As a result, the Blur TR is a highly accomplished 5″ bike, but it’s not the trail demon the hype had led me to believe. It’s fast, it’s stable, and it’s very well balanced, but it’s not the most fun I’ve ever had on a bike. It’s more pedal than pop. If you’re a cross country rider looking for something more capable or a downhill guy looking to rack up the miles and do some enduro racing – this is the bike.


  1. Feels planted? No pop? Pretty amazing that my TRc feels completely the opposite. I’m not sure 5lbs can eliminate such ride characteristics. Maybe it didn’t fit you?

  2. “The frame has internal routing for a stealth post or regular guides for mounting whatever you already own. Our pre-production review rig didn’t have an option for stealth routing, but production frames will have the stealth port located on the seat tube just above the BB junction.”

    Can you confirm this? I was under the impression stealth routing wouldn’t be available until the 2014 kits are out?

  3. I was completely agreeing until you said no pop and planted. Unless the aluminum TR is completely different than the carbon I couldn’t agree less. I’ve yet to ride a bike that is more fun to throw around.

  4. So many bikes in the 30lb category that I would rather have. I own a TRc, but it’s only awesome because it’s 24.4lbs with a dropper and I still have a pound to shave.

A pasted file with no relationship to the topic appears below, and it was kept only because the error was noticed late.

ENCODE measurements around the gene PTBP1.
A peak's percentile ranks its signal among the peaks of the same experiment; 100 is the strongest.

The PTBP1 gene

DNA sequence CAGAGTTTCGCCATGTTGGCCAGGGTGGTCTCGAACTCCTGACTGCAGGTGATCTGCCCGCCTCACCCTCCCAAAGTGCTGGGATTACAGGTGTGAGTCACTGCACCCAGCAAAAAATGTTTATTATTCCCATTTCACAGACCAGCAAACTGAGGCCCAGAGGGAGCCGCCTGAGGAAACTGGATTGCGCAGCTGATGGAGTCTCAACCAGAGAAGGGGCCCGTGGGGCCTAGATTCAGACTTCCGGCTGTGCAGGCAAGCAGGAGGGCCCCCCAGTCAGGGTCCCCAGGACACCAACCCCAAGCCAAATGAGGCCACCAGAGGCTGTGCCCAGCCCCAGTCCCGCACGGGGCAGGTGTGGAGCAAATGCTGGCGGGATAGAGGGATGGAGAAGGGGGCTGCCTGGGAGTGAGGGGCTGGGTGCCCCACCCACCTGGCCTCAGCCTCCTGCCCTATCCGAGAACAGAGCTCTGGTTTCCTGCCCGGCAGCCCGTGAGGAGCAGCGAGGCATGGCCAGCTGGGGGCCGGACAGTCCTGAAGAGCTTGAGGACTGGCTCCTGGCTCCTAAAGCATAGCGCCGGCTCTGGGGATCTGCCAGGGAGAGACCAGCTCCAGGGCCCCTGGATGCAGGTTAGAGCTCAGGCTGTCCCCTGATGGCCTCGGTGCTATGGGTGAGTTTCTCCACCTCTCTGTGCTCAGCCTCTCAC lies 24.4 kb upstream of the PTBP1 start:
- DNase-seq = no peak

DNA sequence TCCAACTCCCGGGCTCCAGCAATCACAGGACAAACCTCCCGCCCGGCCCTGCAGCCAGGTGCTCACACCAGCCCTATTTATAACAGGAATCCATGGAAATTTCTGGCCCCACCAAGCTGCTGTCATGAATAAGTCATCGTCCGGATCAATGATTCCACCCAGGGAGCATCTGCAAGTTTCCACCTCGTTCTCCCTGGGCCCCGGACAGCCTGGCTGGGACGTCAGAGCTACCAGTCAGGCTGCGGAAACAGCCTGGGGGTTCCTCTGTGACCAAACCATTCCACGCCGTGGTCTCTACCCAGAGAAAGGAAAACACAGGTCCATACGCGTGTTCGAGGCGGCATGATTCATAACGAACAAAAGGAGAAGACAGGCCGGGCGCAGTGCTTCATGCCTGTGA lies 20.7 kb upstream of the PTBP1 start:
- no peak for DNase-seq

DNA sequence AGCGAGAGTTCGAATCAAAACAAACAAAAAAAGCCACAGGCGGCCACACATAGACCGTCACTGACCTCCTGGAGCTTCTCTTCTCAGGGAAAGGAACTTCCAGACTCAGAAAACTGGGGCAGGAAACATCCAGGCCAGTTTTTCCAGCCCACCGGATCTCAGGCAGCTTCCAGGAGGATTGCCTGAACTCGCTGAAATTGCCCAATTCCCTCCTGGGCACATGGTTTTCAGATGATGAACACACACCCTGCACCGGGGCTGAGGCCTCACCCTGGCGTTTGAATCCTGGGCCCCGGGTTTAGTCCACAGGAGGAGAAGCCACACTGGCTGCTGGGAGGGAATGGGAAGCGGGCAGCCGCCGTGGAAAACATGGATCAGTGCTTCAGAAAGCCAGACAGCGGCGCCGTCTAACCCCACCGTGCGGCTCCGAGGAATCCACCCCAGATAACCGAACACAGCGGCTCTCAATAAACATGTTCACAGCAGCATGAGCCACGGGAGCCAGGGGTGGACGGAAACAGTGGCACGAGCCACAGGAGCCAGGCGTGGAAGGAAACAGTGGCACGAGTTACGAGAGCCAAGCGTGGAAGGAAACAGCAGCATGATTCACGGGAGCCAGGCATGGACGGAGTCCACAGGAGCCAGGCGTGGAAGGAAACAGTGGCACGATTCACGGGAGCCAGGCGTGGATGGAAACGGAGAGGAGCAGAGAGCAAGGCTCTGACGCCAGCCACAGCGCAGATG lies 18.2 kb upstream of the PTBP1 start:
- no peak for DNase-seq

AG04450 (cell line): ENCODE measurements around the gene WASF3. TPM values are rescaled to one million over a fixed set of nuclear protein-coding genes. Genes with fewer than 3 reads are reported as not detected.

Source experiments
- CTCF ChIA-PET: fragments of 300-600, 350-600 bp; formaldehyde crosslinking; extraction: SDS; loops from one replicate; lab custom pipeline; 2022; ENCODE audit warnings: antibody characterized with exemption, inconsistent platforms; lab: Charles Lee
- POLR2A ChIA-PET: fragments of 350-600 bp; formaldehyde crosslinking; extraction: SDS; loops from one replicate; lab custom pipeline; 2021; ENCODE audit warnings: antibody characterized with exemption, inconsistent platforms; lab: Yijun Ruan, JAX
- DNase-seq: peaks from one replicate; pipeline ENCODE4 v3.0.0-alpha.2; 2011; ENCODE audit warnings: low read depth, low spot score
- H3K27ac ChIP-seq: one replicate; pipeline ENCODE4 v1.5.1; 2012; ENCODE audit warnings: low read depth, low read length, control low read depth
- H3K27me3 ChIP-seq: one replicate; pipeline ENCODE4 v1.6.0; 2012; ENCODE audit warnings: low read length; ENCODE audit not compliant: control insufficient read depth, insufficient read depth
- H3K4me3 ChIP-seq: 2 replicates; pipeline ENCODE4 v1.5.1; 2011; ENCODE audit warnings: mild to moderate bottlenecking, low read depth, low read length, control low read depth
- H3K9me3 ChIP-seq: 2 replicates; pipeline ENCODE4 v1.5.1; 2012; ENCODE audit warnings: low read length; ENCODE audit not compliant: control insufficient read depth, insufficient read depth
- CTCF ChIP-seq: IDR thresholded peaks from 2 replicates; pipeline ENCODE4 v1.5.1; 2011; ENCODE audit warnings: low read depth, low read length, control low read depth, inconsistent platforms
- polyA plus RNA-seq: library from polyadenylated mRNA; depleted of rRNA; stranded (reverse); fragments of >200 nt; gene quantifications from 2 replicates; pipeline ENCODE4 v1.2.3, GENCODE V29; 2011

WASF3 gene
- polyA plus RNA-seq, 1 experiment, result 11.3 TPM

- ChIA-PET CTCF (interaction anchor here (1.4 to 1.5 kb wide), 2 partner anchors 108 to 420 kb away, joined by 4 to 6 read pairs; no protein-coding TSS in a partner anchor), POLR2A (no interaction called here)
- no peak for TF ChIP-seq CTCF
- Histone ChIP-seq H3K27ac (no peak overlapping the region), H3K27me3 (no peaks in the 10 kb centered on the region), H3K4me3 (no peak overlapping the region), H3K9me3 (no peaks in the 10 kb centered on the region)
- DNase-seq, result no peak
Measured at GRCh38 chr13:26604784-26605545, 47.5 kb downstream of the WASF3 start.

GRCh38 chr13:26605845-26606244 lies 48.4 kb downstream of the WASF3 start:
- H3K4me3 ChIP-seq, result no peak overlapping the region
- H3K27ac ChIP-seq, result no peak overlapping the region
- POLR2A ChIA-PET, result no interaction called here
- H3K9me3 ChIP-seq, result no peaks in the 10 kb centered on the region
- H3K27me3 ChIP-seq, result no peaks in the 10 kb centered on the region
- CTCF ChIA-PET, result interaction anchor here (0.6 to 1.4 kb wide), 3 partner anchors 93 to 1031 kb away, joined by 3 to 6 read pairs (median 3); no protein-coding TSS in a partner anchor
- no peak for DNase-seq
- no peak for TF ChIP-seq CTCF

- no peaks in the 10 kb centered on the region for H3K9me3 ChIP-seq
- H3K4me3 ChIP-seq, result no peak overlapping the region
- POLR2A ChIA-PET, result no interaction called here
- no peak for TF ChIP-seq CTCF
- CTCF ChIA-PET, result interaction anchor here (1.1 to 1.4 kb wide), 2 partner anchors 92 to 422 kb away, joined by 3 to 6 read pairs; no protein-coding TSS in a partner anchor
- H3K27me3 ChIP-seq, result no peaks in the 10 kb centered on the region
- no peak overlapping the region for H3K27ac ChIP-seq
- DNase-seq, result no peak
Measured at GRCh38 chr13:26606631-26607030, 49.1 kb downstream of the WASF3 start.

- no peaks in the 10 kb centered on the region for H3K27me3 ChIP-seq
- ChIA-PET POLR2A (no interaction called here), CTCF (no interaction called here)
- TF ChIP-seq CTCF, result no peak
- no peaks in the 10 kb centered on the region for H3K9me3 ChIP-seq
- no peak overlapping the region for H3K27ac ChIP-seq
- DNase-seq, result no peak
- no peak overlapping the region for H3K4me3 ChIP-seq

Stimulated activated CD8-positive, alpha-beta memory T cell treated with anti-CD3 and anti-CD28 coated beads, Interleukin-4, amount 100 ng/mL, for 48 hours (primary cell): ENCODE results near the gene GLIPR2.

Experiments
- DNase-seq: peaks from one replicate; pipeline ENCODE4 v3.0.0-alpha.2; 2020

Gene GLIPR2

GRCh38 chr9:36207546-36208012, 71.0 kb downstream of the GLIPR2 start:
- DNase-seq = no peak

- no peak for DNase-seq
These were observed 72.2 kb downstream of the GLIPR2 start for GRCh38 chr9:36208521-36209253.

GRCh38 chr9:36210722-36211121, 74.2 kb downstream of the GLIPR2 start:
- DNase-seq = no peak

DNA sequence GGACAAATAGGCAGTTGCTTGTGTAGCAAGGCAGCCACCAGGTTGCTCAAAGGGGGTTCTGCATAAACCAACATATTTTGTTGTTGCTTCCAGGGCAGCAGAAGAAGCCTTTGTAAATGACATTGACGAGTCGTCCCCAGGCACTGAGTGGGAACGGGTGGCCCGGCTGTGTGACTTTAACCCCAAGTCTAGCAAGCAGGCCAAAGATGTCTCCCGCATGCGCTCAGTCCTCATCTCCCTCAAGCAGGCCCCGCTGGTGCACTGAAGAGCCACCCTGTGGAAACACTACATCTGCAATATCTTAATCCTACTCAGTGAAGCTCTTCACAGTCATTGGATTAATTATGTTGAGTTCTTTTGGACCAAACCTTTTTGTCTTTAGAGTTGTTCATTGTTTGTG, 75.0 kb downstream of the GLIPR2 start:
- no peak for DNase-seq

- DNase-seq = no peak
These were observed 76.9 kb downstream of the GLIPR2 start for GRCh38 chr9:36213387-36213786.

5. Ah, the weenies are out. I started riding in the 1980s on a rigid steel bike that weighed around 30lbs. Are we so spoiled that we discount bikes based on weight alone? And i ride an EX 9.9 so I do have a reference.

  6. haywood – per what they posted above, if their TRa had the build of your TRc, it would weigh in the low 26lb range which really isn’t bad at all. I’ll wait for either Santa Cruz or Competitive Cyclist to blow these out for around $900 next year and pick one up then as it looks like a fun bike.

  7. BT – nope, not bad. But for $600 (the price difference between the frames at blowout prices), you’ll save 1.89lbs (per the article) if you went with a TRc frame. My bike initially weighed ~25lbs without the dropper in XT trim non-650b (sorry, don’t remember the exact weight). You save maybe 1.5lbs upgrading to to high end components/wheelset and it will cost more than $600. The frame will last longer than the expensive components that you will replace when they wear out. Lastly, I can’t put gold trim on a Corolla.

    Charlie – My quiver killer requirements include double duty as a race bike.

  8. pete
    biggest thing will be a higher bb. pretty big difference, too like an inch
    the steering will feel like a bike with a slacker head angle when you slap on the bigger wheels.